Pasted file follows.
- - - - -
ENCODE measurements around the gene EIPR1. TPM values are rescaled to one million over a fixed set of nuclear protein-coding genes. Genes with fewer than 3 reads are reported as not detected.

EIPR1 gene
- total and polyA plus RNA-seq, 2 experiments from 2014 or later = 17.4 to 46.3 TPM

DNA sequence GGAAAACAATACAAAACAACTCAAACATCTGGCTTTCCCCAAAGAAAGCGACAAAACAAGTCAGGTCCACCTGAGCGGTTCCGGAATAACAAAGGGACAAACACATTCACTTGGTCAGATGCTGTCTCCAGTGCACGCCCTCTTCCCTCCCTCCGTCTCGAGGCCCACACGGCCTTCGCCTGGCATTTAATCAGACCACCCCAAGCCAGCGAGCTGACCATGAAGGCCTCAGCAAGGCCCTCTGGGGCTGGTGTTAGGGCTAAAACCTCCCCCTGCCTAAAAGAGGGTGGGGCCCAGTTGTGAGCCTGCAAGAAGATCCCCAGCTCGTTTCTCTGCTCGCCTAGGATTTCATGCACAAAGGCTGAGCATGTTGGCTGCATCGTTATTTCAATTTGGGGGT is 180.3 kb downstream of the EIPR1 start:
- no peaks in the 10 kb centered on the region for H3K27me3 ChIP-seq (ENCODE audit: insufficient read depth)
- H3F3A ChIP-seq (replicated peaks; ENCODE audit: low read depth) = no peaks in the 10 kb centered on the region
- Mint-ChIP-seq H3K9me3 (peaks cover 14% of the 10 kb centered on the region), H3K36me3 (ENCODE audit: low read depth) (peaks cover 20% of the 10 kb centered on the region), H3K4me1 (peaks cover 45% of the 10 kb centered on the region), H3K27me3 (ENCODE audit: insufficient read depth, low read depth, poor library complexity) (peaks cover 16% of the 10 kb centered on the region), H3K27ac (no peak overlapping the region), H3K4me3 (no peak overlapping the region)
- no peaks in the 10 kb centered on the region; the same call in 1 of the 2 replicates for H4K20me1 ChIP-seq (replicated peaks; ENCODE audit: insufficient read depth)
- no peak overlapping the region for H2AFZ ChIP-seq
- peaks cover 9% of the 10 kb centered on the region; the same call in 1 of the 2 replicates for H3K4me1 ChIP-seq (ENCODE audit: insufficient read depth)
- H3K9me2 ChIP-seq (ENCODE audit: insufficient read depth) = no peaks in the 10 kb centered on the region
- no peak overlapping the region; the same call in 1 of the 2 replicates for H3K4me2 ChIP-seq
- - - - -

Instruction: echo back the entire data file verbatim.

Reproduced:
ENCODE measurements around the gene EIPR1. TPM values are rescaled to one million over a fixed set of nuclear protein-coding genes. Genes with fewer than 3 reads are reported as not detected.

EIPR1 gene
- total and polyA plus RNA-seq, 2 experiments from 2014 or later = 17.4 to 46.3 TPM

DNA sequence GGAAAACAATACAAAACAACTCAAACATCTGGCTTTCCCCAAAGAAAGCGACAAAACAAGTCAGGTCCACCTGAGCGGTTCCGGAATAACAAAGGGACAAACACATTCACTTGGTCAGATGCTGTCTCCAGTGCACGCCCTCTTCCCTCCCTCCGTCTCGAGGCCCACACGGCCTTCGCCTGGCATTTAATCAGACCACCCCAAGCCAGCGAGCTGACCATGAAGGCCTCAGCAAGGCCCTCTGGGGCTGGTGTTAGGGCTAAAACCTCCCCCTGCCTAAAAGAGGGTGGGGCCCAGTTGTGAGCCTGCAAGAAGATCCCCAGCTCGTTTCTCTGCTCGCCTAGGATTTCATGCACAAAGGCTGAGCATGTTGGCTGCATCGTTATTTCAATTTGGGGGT is 180.3 kb downstream of the EIPR1 start:
- no peaks in the 10 kb centered on the region for H3K27me3 ChIP-seq (ENCODE audit: insufficient read depth)
- H3F3A ChIP-seq (replicated peaks; ENCODE audit: low read depth) = no peaks in the 10 kb centered on the region
- Mint-ChIP-seq H3K9me3 (peaks cover 14% of the 10 kb centered on the region), H3K36me3 (ENCODE audit: low read depth) (peaks cover 20% of the 10 kb centered on the region), H3K4me1 (peaks cover 45% of the 10 kb centered on the region), H3K27me3 (ENCODE audit: insufficient read depth, low read depth, poor library complexity) (peaks cover 16% of the 10 kb centered on the region), H3K27ac (no peak overlapping the region), H3K4me3 (no peak overlapping the region)
- no peaks in the 10 kb centered on the region; the same call in 1 of the 2 replicates for H4K20me1 ChIP-seq (replicated peaks; ENCODE audit: insufficient read depth)
- no peak overlapping the region for H2AFZ ChIP-seq
- peaks cover 9% of the 10 kb centered on the region; the same call in 1 of the 2 replicates for H3K4me1 ChIP-seq (ENCODE audit: insufficient read depth)
- H3K9me2 ChIP-seq (ENCODE audit: insufficient read depth) = no peaks in the 10 kb centered on the region
- no peak overlapping the region; the same call in 1 of the 2 replicates for H3K4me2 ChIP-seq